Water Apple fruit successfully grown in Virudhunagar

After one year, the cultivation yielded 25 kg of ‘Water Apple’. One fruit weighed an average of about 40 to 50 grams.
Water Apple fruit successfully grown in Virudhunagar
A bunch of Water Apples on tree, (right) some of the handpicked fruits in Virudhunagar

MADURAI: It is for the first time in the history of horticulture, Virudhunagar, which’s mostly hot and humid, begins to yield Water Apple, a sweet and juicy fruit.

Water Apple is botanically known as ‘Syzgium samaranganese’ from the Myrtaceae family.

This new fruit was raised by an integrated farming system, which combines organic and conventional techniques, said R Vijayakumar, a native of Ammapatti village, Virudhunagar, on Saturday.

Cultivation of this fruit was taken up on a trial basis that finally yielded desired results.

More importantly, it’s an experiment for this 57-year old man, who raised 306 plants on one and half acres of heavy clayey soil at Narayanapuram village of Kundalapatti panchayat in the district.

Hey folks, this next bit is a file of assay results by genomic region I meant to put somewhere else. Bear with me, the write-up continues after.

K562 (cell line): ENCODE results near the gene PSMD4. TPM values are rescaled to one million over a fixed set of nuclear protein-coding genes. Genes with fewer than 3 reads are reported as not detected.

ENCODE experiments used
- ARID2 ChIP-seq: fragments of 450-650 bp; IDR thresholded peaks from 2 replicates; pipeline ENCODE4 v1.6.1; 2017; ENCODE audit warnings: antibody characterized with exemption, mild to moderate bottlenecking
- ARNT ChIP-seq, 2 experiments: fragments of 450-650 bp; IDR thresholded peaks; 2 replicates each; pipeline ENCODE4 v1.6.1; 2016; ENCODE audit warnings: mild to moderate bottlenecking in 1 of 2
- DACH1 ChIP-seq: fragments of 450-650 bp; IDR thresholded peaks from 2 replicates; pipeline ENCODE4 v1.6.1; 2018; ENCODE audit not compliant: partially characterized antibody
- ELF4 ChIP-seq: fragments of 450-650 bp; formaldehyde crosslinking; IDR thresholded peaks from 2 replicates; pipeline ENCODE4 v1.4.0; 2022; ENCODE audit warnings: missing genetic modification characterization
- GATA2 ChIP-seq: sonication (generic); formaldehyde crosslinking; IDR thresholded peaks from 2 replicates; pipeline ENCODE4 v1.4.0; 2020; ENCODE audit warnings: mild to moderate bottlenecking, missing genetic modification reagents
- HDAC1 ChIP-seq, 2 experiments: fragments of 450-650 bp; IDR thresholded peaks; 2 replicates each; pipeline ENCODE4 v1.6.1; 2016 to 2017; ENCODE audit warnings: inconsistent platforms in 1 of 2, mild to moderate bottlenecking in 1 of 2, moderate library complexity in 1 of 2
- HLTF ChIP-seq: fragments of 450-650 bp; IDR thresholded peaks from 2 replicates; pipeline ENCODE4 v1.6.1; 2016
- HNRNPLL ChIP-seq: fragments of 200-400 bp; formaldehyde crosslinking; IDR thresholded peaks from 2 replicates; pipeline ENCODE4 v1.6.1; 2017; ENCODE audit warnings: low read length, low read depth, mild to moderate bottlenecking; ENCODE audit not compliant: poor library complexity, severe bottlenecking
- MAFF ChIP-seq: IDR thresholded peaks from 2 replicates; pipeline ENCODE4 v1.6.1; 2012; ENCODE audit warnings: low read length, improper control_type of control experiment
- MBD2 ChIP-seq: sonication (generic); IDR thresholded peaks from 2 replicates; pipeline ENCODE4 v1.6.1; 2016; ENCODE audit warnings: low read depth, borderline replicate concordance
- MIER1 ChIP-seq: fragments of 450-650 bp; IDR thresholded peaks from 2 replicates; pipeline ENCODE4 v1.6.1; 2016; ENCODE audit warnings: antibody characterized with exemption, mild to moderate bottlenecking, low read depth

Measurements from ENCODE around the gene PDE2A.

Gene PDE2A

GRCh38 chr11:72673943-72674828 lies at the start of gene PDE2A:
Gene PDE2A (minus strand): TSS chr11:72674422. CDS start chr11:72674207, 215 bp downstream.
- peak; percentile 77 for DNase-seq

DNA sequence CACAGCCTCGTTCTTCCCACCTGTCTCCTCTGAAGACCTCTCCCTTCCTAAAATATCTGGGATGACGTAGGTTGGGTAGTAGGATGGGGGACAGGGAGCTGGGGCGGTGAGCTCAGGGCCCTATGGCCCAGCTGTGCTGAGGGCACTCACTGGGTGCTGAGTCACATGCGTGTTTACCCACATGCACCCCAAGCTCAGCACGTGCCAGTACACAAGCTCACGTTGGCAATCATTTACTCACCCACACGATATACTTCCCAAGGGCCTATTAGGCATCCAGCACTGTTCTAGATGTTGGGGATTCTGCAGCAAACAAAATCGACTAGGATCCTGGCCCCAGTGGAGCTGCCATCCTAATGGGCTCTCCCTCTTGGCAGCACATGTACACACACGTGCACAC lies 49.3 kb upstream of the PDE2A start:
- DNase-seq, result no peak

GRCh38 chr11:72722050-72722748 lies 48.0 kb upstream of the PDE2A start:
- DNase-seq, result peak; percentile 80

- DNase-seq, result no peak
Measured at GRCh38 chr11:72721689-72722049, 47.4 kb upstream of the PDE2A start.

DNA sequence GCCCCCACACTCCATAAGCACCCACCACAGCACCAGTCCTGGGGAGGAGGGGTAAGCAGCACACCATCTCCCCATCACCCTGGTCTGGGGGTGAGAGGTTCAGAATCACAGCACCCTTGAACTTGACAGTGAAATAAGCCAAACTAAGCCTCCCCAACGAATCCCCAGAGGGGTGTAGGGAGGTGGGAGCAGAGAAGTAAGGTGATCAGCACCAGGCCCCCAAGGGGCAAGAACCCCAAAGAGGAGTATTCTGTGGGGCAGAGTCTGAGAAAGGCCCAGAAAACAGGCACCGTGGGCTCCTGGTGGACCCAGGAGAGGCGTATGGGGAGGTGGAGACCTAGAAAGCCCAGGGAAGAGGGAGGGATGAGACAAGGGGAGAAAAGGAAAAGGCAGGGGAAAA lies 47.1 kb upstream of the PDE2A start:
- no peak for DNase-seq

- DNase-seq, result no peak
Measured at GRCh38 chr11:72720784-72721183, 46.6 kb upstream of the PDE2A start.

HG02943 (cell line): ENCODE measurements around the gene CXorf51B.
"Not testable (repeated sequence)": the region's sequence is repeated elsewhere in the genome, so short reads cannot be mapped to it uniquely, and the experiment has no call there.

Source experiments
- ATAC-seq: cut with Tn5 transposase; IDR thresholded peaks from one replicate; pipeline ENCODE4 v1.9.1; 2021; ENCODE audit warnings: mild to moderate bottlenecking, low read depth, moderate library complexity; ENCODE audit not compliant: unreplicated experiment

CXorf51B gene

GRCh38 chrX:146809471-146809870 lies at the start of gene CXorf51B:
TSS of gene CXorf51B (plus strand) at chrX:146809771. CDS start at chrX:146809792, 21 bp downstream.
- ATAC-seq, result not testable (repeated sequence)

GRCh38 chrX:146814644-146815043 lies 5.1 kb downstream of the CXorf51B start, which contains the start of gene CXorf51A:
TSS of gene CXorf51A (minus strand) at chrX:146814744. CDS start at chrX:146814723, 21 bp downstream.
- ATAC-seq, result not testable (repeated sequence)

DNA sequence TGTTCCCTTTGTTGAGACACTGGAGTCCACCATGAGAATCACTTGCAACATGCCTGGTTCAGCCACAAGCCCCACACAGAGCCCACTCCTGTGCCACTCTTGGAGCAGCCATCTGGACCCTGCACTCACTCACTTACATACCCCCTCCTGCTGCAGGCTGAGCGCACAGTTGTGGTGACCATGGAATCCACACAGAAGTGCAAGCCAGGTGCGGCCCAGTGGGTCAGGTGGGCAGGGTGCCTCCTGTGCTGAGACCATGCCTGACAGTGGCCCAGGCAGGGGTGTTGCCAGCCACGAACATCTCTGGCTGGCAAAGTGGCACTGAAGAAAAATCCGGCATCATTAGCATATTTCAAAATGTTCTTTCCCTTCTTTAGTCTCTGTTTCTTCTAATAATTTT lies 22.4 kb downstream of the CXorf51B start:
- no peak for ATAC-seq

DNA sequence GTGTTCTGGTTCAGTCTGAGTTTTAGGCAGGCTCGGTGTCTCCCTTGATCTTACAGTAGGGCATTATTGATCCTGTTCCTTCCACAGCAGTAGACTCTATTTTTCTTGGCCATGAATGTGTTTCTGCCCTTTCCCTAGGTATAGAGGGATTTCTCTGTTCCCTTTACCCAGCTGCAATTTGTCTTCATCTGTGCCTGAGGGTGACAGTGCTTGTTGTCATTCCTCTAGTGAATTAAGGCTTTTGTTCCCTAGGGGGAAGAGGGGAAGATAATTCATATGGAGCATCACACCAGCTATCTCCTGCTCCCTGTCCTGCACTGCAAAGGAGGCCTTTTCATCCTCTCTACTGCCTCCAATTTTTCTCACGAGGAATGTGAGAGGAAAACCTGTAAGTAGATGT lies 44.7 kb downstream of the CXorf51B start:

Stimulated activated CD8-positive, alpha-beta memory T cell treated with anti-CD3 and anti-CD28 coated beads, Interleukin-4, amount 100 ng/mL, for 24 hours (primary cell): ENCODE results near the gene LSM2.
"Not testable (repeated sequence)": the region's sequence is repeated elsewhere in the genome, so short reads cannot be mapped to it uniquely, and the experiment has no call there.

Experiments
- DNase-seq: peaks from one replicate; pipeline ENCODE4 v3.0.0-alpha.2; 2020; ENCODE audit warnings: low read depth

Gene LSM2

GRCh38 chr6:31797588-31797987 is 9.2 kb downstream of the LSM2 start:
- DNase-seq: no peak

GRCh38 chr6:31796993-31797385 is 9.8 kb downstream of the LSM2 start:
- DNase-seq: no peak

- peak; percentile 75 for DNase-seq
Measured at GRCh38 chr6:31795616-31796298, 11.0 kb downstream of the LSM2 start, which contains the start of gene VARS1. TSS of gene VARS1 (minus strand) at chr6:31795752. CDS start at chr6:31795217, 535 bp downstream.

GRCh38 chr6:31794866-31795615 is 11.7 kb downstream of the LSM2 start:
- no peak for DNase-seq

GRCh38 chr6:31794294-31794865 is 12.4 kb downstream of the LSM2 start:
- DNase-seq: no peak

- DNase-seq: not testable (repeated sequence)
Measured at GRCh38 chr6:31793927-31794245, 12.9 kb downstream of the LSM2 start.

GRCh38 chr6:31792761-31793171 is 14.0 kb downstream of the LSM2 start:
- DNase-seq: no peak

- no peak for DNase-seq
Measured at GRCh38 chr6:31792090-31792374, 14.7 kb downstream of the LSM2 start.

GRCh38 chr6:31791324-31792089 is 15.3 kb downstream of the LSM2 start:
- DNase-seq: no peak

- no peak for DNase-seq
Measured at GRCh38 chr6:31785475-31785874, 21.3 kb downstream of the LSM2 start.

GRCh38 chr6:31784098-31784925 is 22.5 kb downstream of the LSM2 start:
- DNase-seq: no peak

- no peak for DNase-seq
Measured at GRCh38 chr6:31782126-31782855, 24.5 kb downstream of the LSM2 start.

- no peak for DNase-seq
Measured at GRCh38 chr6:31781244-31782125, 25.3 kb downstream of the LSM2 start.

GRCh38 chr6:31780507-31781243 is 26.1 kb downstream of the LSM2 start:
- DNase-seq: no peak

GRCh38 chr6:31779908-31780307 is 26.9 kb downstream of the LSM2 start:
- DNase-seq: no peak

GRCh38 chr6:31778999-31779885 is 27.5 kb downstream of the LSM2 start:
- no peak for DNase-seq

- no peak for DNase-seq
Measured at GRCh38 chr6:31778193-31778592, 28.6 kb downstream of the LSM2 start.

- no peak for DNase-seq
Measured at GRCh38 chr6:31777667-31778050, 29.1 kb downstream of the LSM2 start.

After one year, the cultivation yielded 25 kg of ‘Water Apple’. One fruit weighed an average of about 40 to 50 grams.

Though involved in business at Chennai, he developed passion for organic and sustainable farming at his native. The jubilant farmer said new seedlings were brought from Rajahmundry in Andhra Pradesh. It’s almost a pest free crop, requires less water and organic fertilizer derived from compost, cattle manure and poultry droppings were applied. Apart from Water Apple, he’s also trying other fruit species including ‘Taiwan Pink Guava,’ ‘Red Lady Papaya,’ he told DT Next.

Highlighting Water Apple’s medicinal uses, Virudhunagar Deputy Director of Horticulture B Radhakrishnan, said Water Apple provides dietary support for diabetes and helps prevent urinary tract infection.

He also added that a proposal has been sent to the state for producing Water Apple seedlings in the government farm in the district as the new variety could offer a good scope of income generation among farmers.

Now, Water Apple adds to a list of horticultural crops, including mango, guava, sappota, amla, pomegranate, papaya, dragon fruit and fig in the district, which has a total area of 28,000 ha for horticulture, advising micro irrigation method of cultivation to ensure better management with less water and more yield to double the income of farmers, the Deputy Director said.

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